One Year Later: From Promise to Action on Ending Preventable Child Deaths

By Nicole Schiegg, Former USAID Senior Advisor; Strategic Comms Consultant

2013-06-13-430045_10151726897765992_1502893062_n.jpgThis week we celebrate the one-year commemoration of the Child Survival Call to Action held in Washington, DC. Working at USAID at the time, I have a unique insight into the organization of this milestone event, and will always remember the experience fondly. Not only did the Call to Action unite and reenergize the global health and extended community towards a common goal — to end preventable child deaths — it catalyzed momentum at country-level that has been nothing short of extraordinary.

A few months before the Call to Action, USAID turned a conference room into a team room that became the center of the Agency’s activity – one wall was covered with hundreds of 5th birthday photos and the other was entirely dry eraser depicting ideas, logistics, and anything else that was the task of the day. About 6 of us virtually lived in this room, but it packed in 30 staff when we had our all-hands meetings. What inspired me about the team is that it consisted of people who had worked in development for their careers and folks who were brand new to the field. Everyone had a laser-like focus towards June 14-15 and what it represented. No one was committed more to this goal than USAID Administrator Raj Shah who frequented the team room for meetings and updates.

The Call to Action was a special and surreal experience when it finally arrived. A few days after it ended, I had to re-watch the webcast to grasp the enormity of what had transpired. Over 70 countries signed a pledge to accelerate action towards ending preventable child deaths. Private sector leaders committed to new partnerships – as did faith and civil society organizations.

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Foreian Aid is Essential say Reps Crenshaw and Smith

Republican Ander Crenshaw of Florida’s 4th Congressional District, and Democrat Adam Smith of Washington’s 9th Congressional District make the case for foreign aid in an OpEd for Politico. The co-chairs for the Caucus for Effective Foreign Assistance say that foreign aid is essential and cost-effective. They write:

Foreign assistance programs are important for spurring our economy, too. More than half of our exports go to the developing world now and that number is growing. The key to expanding our economy and creating jobs here at home lies beyond our shores, and reaching the 95 percent of the world’s consumers who live outside the U.S. requires investment in these rapidly growing markets.

Careful attention must be paid to how we spend every taxpayer dollar. As the co-chairs of the Congressional Caucus for Effective Foreign Assistance, our goal is to help ensure the global investments we make bring the best return possible to America.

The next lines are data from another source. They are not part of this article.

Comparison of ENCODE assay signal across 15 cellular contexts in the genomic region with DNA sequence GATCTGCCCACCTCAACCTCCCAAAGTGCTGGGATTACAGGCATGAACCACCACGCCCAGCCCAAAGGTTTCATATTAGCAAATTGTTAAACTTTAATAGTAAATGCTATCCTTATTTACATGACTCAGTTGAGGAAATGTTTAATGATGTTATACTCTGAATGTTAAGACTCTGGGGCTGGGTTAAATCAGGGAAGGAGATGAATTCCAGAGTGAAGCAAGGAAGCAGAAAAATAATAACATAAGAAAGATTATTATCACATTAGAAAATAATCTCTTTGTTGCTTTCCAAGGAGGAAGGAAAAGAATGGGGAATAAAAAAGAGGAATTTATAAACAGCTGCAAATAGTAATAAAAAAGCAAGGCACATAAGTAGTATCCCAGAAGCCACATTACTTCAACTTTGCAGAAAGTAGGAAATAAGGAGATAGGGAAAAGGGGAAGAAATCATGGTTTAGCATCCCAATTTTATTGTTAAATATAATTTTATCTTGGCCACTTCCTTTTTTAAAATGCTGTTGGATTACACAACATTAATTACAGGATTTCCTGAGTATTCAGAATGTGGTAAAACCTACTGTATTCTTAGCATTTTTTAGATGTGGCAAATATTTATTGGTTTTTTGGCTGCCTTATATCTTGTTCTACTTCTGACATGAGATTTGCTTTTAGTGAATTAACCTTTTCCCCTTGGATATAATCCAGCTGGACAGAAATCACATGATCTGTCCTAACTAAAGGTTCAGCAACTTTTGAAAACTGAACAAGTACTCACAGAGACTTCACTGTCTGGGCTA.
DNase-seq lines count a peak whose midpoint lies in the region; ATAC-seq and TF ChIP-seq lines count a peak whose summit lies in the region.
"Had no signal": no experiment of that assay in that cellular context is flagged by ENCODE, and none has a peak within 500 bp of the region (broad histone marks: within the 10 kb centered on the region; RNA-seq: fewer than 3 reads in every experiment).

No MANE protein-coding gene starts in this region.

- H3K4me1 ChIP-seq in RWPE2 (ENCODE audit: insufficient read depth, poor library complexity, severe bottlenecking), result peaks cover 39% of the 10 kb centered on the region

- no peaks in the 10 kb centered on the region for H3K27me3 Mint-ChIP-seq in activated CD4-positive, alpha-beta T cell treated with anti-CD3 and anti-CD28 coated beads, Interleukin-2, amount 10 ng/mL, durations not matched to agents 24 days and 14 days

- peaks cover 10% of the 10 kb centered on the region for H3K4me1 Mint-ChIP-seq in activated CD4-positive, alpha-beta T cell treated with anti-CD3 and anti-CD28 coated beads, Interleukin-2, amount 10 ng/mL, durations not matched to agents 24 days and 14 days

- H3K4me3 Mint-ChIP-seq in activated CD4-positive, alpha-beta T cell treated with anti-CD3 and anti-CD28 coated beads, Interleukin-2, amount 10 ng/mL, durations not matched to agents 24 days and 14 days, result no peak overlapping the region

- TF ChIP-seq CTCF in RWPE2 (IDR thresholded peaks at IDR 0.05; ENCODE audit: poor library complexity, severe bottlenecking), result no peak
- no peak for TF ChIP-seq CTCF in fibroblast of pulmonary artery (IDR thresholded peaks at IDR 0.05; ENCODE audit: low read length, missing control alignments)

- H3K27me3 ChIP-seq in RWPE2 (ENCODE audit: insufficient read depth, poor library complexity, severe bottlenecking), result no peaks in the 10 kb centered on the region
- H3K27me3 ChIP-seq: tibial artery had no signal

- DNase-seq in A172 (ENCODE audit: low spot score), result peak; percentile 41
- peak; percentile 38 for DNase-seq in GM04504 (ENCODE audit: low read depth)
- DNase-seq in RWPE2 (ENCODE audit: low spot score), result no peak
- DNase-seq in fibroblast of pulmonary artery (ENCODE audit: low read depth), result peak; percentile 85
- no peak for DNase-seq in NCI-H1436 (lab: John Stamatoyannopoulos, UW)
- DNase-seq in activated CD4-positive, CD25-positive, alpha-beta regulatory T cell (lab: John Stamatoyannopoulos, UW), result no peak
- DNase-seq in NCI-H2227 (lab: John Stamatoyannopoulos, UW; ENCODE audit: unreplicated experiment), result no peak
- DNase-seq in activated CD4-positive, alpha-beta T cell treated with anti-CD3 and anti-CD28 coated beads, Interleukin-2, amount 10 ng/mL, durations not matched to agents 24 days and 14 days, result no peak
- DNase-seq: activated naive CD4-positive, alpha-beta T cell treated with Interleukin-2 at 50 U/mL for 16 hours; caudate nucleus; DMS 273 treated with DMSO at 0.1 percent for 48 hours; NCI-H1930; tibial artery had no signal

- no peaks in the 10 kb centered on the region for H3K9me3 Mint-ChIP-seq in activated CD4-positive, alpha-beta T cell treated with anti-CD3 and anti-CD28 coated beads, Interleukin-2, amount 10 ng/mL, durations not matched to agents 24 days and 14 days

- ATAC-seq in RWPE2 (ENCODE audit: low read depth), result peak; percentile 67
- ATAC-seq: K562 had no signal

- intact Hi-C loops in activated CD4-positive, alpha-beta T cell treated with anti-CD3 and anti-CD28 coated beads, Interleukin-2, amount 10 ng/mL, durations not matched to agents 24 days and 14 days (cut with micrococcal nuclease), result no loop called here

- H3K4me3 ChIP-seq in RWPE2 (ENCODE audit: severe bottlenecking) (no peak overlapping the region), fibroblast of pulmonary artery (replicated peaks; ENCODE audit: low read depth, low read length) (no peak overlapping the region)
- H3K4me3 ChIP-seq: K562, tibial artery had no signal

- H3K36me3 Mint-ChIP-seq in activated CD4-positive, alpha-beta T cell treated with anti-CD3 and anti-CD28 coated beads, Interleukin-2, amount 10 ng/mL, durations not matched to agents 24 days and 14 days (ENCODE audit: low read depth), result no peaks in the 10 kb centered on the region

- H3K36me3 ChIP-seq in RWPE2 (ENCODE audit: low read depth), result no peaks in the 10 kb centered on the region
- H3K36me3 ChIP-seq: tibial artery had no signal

Significant strides have been made over the past decade to make these programs more effective, and a new “Report on Reports” released by the U.S. Global Leadership Coalition details areas of consensus on how we can do even better.

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Why non-state education and why CEI?

By Nicholas Burnett, Managing Director for Education at Results for Development Institute, leader at the Center for Education Innovations

I was in Ghana earlier this year, where as many as two-thirds of the children living in slum areas outside the capital of Accra are estimated to attend private schools, quite a few of which I visited.  Though some think it unfortunate, the poor are increasingly enrolling in non-state schools in Africa and in South Asia, as they have for many decades in Latin America.  These non-state schools include those run by non-government organizations and those owned and operated by private proprietors.

Why do I say some think it unfortunate? We believe far too many people come to the table with preconceived notions about what works and what doesn’t work in education, all too often based on labels such as “public” and “private,” and too rarely based on evidence and results. But, as we move toward 2015 with the Education for All and Millennium Development goals clearly not going to be met, in terms of either enrolment or quality, it is time to move beyond ideology and focus pragmatically on harnessing all parts of the education system and on what works in practice.

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Making Girls and Women a Priority Every Day

By Dr Fred Sai

As we convene in Malaysia for Women Deliver’s third global conference, we have much to celebrate. In the past year alone, we have made tremendous strides in women’s health and equality: the United Nations adopted a historic resolution to end female genital mutilation; global leaders convened at the London Summit on Family Planning to make $2.6 billion in new financial pledges and a series of unparalleled policy commitments to family planning; and together, we celebrated the first-ever International Day of the Girl Child.